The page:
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A Goss Grove Neighborhood Greenway?

The Goss-Grove neighborhood is a quiet residential enclave in the center of Boulder, bounded by Canyon to the north, Arapahoe to the south, 17th St. to the west, and Folsom to the east. It’s quiet largely because it’s nearly cut off from the rest of the street network. The only through access to the area for cars is 22nd Street, which connects Canyon and Arapahoe north-south. At the same time though, the area is relatively permeable to bikes and pedestrians, with little pocket parks and community gardens making some of the north-south connections at 18th, 19th, 21st, 22nd and 23rd Streets, which all connect Arapahoe and Canyon. Running east-west, Grove Street becomes Grove Circle, connecting 15th all the way to Folsom St. for pedestrians.

Goss Grove Cut Throughs by Zane Selvans on flickr

Goss Grove Cut Throughs by Zane Selvans on flickr

If you’re willing to walk through the parking lot by James Travel and Mondo Robot, you can get all the way from the Farmer’s Market to McGuckins on very quiet streets.

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As a bicyclist, you can get through too, but it’s not designed to make it easy. With some relatively minor changes to the Grove corridor, we’d be well on the way toward creating a Neighborhood Greenway like the ones Portland, Oregon has been putting in. Streetfilms looked at them in this video:

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Making Boulder into one of Jan Gehl’s Cities for People

A couple of months ago I finished reading Jan Gehl’s book Cities for People, and I’ve seen Boulder differently ever since. I’m both more frustrated with it as it is today and more excited about what it could be in 20 years. Where before I might have been diffusely irritated by or in love with a place, I’m now explicitly aware of details that enhance or degrade its functionality for humans. I can’t recommend the book highly enough. It’s short, it’s filled with pictures, and unless you’re a die-hard motorist or collapsitarian neo-primitivist, I think you’ll find its case persuasive. You can watch him give a talk about the book in NYC on YouTube too, if you want another preview.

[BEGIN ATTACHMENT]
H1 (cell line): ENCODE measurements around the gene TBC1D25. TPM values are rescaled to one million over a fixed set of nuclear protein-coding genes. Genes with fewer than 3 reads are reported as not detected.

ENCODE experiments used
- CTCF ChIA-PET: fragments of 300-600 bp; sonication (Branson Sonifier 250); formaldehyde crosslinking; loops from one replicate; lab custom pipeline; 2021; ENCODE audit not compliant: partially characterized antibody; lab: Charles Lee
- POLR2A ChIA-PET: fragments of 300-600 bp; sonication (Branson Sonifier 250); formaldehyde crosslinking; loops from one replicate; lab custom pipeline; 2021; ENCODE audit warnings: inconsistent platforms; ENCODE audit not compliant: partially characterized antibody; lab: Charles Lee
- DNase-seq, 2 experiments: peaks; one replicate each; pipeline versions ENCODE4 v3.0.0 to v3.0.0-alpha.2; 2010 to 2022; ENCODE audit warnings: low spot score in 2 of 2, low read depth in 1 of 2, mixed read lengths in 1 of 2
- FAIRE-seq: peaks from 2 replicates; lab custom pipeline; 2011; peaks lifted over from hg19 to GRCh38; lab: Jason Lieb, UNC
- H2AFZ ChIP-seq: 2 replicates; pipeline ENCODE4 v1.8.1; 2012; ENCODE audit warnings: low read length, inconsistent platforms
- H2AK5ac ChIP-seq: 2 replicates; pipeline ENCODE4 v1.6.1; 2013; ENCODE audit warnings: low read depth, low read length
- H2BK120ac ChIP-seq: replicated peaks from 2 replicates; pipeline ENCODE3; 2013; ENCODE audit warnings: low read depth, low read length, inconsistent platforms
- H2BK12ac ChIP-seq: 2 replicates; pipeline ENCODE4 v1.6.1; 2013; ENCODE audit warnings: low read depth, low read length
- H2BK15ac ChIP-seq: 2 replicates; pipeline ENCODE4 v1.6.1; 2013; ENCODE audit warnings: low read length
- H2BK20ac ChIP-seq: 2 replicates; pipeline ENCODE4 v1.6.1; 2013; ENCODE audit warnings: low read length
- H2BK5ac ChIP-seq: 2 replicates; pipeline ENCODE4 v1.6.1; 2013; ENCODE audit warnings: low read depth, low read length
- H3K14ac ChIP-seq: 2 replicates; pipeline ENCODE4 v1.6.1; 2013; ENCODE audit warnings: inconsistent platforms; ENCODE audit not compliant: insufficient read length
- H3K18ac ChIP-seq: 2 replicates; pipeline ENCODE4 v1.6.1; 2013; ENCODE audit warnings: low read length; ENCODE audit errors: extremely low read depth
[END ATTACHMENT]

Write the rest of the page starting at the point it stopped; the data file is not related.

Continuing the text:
Copenhagen Cafe Culture by virtualwayfarer on flickr

Gehl is a Danish architect who’s lived and worked in Copenhagen for the last 40 years, designing urban spaces for human beings. His first memory of the bicycle is riding away from the city as a small boy with his father, all day and all night, to escape the Nazi occupation. In his childhood, Copenhagen was dominated by pedestrians and bicycles. By the time he’d become a young man, the city was being occupied not by an invading army, but by automobiles. He was trained as a modernist architect, in the tradition of Le Corbusier’s isolated towers surrounded by parklands and freeways — a tradition Gehl almost immediately rebelled against — but in the 1960s, few wanted to hear about cities for people. Somehow, human and humane cities were not part of society’s vision of The Future. A devastated continent was being re-built in the modernist mold, and re-designed to accommodate cars, but by the early 1970s citizens across northern Europe had begun to question that vision. A lot of the resistance to transforming Europe’s cities into automobile friendly spaces didn’t come from environmental concerns as we see them today. Rather, re-making cities to work well for cars ended up degrading the quality of urban life dramatically. Jane Jacobs said we’d either erode our cities with cars, or the cars would suffer attrition at the hand of good cities. Then the first OPEC embargo highlighted the economic risks associated with oil dependence. We chose erosion in the US, but many European cities chose attrition. Energy economics, the quality of urban life, and environmental concerns together were enough to convince these nations to re-consider their Modernist visions of the future, and they revolted against the automobile invasion.

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Preventing Bicycle Fatalities at US-36 and Violet

Ghost Bike at Violet and US-36 in North Boulder by Zane Selvans on flickr

Two bicyclists have been killed at the intersection of US-36 and Violet Avenue since 2009. The most recent was TJ Doherty, on July 24th, 2012. Both cyclists were headed southeast on US-36, and were hit by cars traveling northwest, making left turns onto Violet. In this area US-36 is just outside of Boulder’s city limits, in the county, but it’s the Colorado Dept. of Transportation (CDOT) that’s responsible for it. Looking at the aerial view below we can explore why this intersection might be particularly dangerous for cyclists.

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Northwest bound vehicles on US-36 have a dedicated left turn lane, and no obligation to stop before making their turn. The angle that Violet Ave. makes with the highway is quite oblique, meaning that it can be taken at high speed, and because US-36 has a speed limit of 55 mph in this area, cars often will take it at high speed if they don’t see any oncoming traffic.